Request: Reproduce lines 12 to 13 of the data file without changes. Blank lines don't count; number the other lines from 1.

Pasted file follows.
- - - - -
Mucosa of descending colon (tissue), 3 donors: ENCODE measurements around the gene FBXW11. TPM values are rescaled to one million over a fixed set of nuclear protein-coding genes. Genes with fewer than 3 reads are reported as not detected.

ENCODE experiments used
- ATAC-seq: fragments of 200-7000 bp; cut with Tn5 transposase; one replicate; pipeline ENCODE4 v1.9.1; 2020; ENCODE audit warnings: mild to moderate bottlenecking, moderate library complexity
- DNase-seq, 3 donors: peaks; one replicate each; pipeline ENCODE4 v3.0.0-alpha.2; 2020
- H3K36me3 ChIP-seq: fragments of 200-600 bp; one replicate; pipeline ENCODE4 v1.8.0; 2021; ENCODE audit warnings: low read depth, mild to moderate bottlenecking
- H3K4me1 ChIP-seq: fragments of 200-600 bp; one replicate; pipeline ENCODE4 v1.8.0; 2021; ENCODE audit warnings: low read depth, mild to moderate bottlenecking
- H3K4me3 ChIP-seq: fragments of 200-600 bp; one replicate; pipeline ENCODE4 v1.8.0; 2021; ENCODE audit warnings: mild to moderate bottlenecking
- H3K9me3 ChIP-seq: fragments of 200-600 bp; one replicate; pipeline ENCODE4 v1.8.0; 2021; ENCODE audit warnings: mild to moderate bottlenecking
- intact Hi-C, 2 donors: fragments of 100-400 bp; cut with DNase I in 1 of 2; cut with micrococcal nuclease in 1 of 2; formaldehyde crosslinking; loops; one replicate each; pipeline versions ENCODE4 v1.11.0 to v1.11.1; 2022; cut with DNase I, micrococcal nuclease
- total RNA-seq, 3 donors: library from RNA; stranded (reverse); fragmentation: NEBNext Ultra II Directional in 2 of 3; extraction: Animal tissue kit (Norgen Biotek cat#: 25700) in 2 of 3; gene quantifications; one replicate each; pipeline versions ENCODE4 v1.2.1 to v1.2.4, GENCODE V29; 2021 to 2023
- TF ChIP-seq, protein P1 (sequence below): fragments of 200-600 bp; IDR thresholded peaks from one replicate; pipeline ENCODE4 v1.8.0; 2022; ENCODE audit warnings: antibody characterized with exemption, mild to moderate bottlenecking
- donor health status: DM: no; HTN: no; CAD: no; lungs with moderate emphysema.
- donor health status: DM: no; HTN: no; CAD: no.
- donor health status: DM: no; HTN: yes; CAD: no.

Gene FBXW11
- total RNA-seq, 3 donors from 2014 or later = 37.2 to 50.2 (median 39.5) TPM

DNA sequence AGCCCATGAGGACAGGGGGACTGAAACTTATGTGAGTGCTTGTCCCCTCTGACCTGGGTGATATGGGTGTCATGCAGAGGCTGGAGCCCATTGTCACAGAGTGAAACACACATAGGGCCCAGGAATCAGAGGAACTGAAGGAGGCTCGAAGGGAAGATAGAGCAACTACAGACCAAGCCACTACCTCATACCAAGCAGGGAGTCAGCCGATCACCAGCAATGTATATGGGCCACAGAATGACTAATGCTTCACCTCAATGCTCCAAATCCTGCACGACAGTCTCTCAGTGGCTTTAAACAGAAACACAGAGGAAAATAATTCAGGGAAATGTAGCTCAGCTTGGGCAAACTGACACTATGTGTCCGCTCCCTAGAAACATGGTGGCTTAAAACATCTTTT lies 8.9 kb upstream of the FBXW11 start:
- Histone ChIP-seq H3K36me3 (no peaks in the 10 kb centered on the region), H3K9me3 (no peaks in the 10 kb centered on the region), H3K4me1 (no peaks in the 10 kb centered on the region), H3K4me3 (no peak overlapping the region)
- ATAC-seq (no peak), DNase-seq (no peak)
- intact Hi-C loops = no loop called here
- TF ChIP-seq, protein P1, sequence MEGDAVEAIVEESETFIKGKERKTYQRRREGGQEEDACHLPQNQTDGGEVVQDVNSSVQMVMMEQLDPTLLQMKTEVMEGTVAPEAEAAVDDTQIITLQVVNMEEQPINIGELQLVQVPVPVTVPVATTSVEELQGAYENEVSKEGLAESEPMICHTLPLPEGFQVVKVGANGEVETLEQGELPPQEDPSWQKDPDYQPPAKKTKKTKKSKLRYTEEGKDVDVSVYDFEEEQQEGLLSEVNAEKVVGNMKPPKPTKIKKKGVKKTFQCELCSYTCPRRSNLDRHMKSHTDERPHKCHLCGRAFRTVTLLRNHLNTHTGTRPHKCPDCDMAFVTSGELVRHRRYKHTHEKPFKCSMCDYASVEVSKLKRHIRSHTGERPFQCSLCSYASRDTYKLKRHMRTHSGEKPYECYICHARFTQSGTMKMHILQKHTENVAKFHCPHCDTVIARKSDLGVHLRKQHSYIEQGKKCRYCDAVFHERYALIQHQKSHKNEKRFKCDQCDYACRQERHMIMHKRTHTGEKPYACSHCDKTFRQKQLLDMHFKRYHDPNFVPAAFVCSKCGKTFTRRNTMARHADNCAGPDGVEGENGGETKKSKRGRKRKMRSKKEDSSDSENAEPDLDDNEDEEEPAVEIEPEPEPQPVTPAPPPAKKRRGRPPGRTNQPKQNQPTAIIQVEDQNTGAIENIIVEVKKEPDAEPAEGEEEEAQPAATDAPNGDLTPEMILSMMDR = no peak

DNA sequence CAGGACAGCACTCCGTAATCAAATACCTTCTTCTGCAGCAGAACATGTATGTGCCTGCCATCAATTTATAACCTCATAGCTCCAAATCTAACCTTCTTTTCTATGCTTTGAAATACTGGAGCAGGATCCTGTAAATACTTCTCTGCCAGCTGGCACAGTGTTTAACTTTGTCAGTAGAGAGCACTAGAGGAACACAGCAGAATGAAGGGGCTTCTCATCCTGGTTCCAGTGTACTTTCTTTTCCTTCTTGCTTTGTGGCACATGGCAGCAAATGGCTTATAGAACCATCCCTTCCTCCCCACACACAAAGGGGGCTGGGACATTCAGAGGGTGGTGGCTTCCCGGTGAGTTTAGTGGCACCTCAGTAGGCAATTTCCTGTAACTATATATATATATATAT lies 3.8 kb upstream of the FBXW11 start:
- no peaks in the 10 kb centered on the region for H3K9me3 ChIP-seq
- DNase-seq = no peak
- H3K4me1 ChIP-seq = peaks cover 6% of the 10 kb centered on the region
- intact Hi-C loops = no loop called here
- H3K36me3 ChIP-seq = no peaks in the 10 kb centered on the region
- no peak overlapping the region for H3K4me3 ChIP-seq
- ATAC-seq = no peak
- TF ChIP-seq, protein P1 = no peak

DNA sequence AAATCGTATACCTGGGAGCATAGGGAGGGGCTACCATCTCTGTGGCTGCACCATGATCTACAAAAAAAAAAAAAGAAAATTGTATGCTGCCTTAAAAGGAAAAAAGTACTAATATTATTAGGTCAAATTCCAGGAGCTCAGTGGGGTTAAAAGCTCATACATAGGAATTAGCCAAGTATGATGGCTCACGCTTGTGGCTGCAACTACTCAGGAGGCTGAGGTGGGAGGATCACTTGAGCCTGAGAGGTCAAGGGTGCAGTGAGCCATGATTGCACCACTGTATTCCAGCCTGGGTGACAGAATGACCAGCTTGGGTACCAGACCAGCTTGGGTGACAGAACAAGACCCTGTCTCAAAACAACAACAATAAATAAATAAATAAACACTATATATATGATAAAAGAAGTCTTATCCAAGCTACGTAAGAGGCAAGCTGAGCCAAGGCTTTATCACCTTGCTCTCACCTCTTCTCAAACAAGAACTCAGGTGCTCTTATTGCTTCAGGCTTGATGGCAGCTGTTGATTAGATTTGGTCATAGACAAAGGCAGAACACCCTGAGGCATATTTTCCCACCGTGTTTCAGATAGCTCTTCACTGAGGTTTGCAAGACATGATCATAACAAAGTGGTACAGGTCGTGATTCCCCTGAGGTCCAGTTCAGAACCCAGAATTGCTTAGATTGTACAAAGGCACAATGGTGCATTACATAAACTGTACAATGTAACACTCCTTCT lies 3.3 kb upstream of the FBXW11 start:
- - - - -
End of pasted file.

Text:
- donor health status: DM: no; HTN: no; CAD: no; lungs with moderate emphysema.
- donor health status: DM: no; HTN: no; CAD: no.